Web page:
The program is brilliant, but I wondered how they get beyond liability issues to start a program like this at a high school. I’d love to see it duplicated all over our country. Felix Varela HS requires that all the students in the program purchase insurance through the school’s insurance program (about $60) and sign a very thorough waiver. It’s been twelve years and no problems.

Since visiting the high school and spending a day with the students, I’ve dreamed of replicating it all over. I know it’s likely a hard sell in our liability-paranoid conscious world. But in Redland they have created an incredible program that is quite definitely benefitting the community, the animals, and the kids who are a part of the program.

We need to do more to create intentional humane education opportunities for all children. And not just because it will help the animals—because it will help humanity. There is overwhelming evidence that where you find animal neglect, cruelty, and/or abuse, you also find human neglect, cruelty, and/or abuse. Police departments all over the world are aware of this fact.

If we teach children to respect and value the lives of animals, it will have a deep and profound effect on how they treat all living beings.

Until each one has a home,

Cara

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The mission of Who Will Let the Dogs Out (we call it Waldo for short) is to raise awareness and resources for homeless dogs and the heroes who fight for them.

We are preparing for our next shelter tour in June. If you’d like to support the tour and the work we do, click here. We have stickers, Waldo notecards, and Waldo t-shirts available as thank yous for your donations!

You can learn more about what is happening in our southern shelters and rescues in the book, One Hundred Dogs & Counting: One Woman, Ten Thousand Miles, and a Journey Into the Heart of Shelters and Rescues (Pegasus Books, 2020). It’s the story of a challenging foster dog who inspired me to travel south to find out where all the dogs were coming from. It tells the story of how Who Will Let the Dogs Out began. Find it anywhere books are sold. A portion of the proceeds of every book sold go to help unwanted animals in the south.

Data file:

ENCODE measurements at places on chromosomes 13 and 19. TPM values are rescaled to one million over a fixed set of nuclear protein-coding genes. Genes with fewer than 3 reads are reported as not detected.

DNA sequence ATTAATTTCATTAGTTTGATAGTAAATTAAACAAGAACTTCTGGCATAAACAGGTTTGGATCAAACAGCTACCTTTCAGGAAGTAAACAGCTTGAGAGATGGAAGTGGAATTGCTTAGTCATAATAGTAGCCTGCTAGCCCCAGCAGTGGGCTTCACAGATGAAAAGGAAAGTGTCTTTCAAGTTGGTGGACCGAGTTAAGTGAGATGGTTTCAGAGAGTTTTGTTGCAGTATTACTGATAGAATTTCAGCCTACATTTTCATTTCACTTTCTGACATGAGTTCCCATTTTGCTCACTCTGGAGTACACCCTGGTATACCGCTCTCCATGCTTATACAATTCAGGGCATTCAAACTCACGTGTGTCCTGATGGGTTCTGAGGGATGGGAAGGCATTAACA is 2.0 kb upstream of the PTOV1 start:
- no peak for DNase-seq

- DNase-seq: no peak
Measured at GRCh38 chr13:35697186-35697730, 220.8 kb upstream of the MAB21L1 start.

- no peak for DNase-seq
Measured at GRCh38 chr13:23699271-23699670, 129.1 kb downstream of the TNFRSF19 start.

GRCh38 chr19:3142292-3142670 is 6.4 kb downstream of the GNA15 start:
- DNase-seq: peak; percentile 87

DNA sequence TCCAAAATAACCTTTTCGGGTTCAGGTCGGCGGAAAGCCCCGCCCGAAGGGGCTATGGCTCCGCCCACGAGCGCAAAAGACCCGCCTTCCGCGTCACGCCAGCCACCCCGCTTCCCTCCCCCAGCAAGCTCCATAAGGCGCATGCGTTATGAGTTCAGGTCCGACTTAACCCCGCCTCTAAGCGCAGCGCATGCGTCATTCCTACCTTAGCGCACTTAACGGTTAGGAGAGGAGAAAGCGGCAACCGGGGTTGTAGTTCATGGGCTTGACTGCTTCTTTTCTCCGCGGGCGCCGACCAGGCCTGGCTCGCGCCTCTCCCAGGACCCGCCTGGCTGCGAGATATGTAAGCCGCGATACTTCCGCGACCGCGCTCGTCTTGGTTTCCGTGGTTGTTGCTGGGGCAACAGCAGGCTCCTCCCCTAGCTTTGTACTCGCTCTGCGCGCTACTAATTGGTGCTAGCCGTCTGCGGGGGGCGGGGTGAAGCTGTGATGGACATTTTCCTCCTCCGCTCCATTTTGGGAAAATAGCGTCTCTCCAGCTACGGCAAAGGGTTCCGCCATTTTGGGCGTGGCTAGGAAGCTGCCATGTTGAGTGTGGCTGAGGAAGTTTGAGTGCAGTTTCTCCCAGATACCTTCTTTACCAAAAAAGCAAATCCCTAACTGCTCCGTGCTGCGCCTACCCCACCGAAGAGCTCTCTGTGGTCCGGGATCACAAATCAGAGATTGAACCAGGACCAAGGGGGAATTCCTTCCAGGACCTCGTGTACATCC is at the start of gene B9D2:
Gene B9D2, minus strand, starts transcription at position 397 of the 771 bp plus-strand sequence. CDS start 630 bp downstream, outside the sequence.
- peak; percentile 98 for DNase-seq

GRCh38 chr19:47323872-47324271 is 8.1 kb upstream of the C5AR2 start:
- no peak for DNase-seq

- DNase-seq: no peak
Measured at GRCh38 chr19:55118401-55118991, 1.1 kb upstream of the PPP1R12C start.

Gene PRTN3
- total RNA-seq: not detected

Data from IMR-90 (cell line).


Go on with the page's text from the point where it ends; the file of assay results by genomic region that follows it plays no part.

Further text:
Amber’s Halfway Home  is our short documentary film produced in partnership with Farnival Films. It follows the work of a remarkable woman and one day of rescue in western Tennessee. Selected for sixteen film festivals (to date), it’s won eight awards (including Best Short Doc, Best Soundtrack, Best of Fest, and Audience Choice), and was nominated for an Emmy! It is a beautiful, heartbreaking, inspiring story we hope will compel viewers to work for change. Please watch it and share it far and wide.

For more information on any of our projects, to talk about rescue in your neck of the woods, or become a Waldo volunteer, please email whowillletthedogsout@gmail.com or carasueachterberg@gmail.com.